9 September 1942

Bundaberg in south-eastern Queensland was a center for flying training during the Second World War. As a consequence, the surrounding Burnett Region is peppered with wartime crash sites.

Drury’s Anson being dismantled in Lutz’s cane field. Official records indicate it was never repaired, being struck off charge the following year. Military activities at that time were commonly photographed by civilian and military personnel (Bundaberg Library bun06577, Clifford Potter Collection).

A brick maker prior to enlisting, Flight Sergeant Thomas Peel Drury was one of many pilots who came to grief while undergoing advanced training at the RAAF’s No.8 Secondary Flying Training School (SFTS) in Bundaberg. Shortly after midday on September 9th, 1942 his twin engine Avro Anson trainer suffered engine failure causing him to crash (wheels retracted) in Albert Lutz’s cane farm near Clayton (south-east of the airfield). Also on board at the time was Leading Aircraftmen R. J. Langdon.

(National Archives of Australia: Series A9186, Control symbol 476, Item ID 1360155).

Barely two months earlier Drury, then twenty-five years old, had survived another crash landing in South Australia, his Avro Anson (A4-21) having also been forced down by mechanical failure on that occasion.

Aged 25 Drury was older than most other student pilots on his course. His wife and one year old son were also living in Bundaberg at that time (NAA: A9300, DRURY T P
Item ID 5375845).

Flying training accidents were commonplace then, another Anson (DJ188) having also crashed into a cane field that same month at Meadowvale north-west of Bundaberg. On that occasion it wasn’t mechanical failure that caused the crash – the pilot having struck a wireless pole while dive-bombing a farmhouse. Another two Ansons sustained extensive damage after colliding that same month. Such incidents were never reported by the local press, possibly because they were so commonplace.

Granted a commission the following year, Drury served initially as a flying instructor before receiving his first operational posting – with No.33 Squadron – in 1944. By war’s end he had logged more than 1,660 flying hours, almost half that time in Avro Ansons (the balance in C-47s, Catalinas, Walruses, Beauforts, Oxfords, as well as DH and CAC trainers).

Drury remained in the Air Force Reserve after the war until September 1960 when, having reached retirement age, he was compelled to resign.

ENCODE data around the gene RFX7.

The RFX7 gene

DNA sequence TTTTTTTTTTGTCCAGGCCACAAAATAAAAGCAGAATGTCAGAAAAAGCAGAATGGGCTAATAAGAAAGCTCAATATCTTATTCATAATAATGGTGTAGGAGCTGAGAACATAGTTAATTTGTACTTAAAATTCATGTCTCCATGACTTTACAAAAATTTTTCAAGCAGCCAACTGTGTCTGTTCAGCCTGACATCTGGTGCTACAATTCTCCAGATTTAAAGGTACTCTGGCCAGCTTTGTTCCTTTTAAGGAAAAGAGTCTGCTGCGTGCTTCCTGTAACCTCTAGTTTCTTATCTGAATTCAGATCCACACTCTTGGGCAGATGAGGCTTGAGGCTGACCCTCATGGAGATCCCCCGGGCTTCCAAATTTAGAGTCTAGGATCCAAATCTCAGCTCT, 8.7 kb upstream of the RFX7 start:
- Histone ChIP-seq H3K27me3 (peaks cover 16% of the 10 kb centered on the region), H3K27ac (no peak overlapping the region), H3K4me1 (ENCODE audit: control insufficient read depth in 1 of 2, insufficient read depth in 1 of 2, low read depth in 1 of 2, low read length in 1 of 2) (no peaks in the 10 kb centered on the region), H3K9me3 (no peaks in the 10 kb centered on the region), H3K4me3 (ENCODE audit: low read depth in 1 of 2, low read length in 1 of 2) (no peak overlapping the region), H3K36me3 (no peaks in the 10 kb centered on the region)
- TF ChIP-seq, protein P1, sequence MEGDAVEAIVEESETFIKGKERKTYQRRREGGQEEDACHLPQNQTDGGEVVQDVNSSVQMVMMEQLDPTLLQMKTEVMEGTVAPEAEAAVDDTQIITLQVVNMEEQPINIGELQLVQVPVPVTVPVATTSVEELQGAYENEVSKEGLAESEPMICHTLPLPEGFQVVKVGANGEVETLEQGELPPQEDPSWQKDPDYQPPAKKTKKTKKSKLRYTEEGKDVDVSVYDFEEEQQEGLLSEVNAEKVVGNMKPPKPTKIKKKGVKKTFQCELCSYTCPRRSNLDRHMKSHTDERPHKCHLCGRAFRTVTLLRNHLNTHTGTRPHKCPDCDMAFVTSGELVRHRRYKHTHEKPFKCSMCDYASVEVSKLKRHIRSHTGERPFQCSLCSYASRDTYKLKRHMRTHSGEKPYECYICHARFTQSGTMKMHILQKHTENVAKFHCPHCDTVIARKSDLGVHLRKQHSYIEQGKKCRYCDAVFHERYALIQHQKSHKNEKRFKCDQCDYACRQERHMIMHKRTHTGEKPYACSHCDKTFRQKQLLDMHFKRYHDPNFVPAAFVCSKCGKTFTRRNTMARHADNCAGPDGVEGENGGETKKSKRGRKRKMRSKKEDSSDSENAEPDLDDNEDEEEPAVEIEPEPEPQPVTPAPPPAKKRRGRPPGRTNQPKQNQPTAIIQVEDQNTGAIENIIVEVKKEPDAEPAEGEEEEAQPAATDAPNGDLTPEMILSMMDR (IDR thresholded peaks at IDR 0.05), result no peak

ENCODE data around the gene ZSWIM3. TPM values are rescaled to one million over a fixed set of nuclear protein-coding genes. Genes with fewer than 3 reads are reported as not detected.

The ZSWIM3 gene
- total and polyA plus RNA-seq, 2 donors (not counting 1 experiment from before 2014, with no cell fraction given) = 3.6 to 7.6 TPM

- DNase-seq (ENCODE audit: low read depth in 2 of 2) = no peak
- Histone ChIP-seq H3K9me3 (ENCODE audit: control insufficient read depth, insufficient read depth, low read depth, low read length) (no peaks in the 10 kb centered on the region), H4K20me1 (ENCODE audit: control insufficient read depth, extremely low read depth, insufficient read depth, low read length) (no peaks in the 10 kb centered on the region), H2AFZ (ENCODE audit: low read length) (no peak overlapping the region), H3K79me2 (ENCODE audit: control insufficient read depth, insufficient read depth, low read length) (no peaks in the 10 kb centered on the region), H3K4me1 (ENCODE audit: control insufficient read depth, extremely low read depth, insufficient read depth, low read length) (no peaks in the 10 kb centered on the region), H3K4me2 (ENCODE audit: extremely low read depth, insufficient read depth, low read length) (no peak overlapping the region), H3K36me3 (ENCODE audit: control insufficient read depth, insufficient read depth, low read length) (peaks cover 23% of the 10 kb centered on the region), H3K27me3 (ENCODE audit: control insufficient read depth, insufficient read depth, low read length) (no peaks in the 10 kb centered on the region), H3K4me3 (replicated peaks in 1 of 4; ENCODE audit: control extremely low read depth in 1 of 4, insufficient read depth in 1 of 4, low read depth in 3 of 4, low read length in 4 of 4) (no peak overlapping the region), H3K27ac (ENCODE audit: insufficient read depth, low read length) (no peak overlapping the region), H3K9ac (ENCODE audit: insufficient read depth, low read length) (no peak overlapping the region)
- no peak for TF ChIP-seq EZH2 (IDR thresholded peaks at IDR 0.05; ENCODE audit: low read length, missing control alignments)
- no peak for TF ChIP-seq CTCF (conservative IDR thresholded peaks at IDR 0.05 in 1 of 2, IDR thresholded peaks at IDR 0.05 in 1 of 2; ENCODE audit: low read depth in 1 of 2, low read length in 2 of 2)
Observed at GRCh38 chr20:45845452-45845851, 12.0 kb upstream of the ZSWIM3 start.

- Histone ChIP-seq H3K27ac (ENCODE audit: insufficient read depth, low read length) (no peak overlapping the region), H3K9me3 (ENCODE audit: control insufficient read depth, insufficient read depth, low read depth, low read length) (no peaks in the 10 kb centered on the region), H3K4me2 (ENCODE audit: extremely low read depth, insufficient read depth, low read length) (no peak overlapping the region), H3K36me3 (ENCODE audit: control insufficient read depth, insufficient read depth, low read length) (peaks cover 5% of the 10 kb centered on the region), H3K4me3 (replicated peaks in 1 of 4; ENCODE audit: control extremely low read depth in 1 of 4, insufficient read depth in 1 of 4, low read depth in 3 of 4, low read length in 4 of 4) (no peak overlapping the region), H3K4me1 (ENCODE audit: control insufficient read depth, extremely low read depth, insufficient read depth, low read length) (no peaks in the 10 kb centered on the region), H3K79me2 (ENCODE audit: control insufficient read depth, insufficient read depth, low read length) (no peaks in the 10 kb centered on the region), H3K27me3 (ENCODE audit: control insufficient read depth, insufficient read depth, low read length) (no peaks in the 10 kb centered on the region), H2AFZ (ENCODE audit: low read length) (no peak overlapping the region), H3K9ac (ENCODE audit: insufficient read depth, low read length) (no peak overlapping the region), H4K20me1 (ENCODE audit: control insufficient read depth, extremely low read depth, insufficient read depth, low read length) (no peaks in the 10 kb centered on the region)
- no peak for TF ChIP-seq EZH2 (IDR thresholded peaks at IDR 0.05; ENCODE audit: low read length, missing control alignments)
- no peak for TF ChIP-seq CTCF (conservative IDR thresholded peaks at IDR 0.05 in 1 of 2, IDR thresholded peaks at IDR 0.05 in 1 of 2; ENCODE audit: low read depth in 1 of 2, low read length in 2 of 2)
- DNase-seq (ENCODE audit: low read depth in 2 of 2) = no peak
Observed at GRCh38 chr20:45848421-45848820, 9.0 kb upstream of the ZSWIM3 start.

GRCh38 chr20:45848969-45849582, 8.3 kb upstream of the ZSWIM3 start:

This collection of unofficial images (below) from the Bundaberg Library collection, remarkable for their comprehensiveness and candour, reveal both the resourcefulness and challenges confronting air force salvage crews even when, as with Drury’s Anson seen here, they were barely a few miles from a major regional center.

Toy Story

Yesterday I visited – for the first time – both the historic Evans Head airfield in northern New South Wales, and the co-located museum run by the Evans Head Memorial Aerodrome and Aviation Association. Although filled with heavy – and light – metal of the kind you’ll see replicated in similar museums throughout the continent, I was awestruck nonetheless that a small group of regional volunteers should have achieved so much, in such short time.



The highlight for me however was not the macho gas-guzzling production machinery but rather, a seemingly insignificant bespoke item encased in the gloomy shadows of a girder column, its all-too-brief caption revealing only that it had once belonged to an RAAF Aircraftwoman. Here possibly, at last, was a personal story – the real stuff of aviation.

Never before had I seen a more charming wooden model aeroplane, let alone a hand-carved RAAF Anson so finely detailed as to even include a serial number and a place of origin (viz. Cootamundra). But what most intrigued me was the suggestion that this curio had once been owned, possibly even carved, by an Aircraftwoman – so much of our military history and heritage having been written and shaped by men. Here’s some of the backstory to that model.

Born in Sydney on 7 August 1922, Joan Mary Stevenson was 19 years old when, on 29 September 1941, she presented at the No.2 Recruiting Centre (Sydney) and signed up for a twelve month stint with the Women’s Auxilliary Australian Air Force (WAAAF) – serving initially as a W/T Operator, then later as a Telegraphist.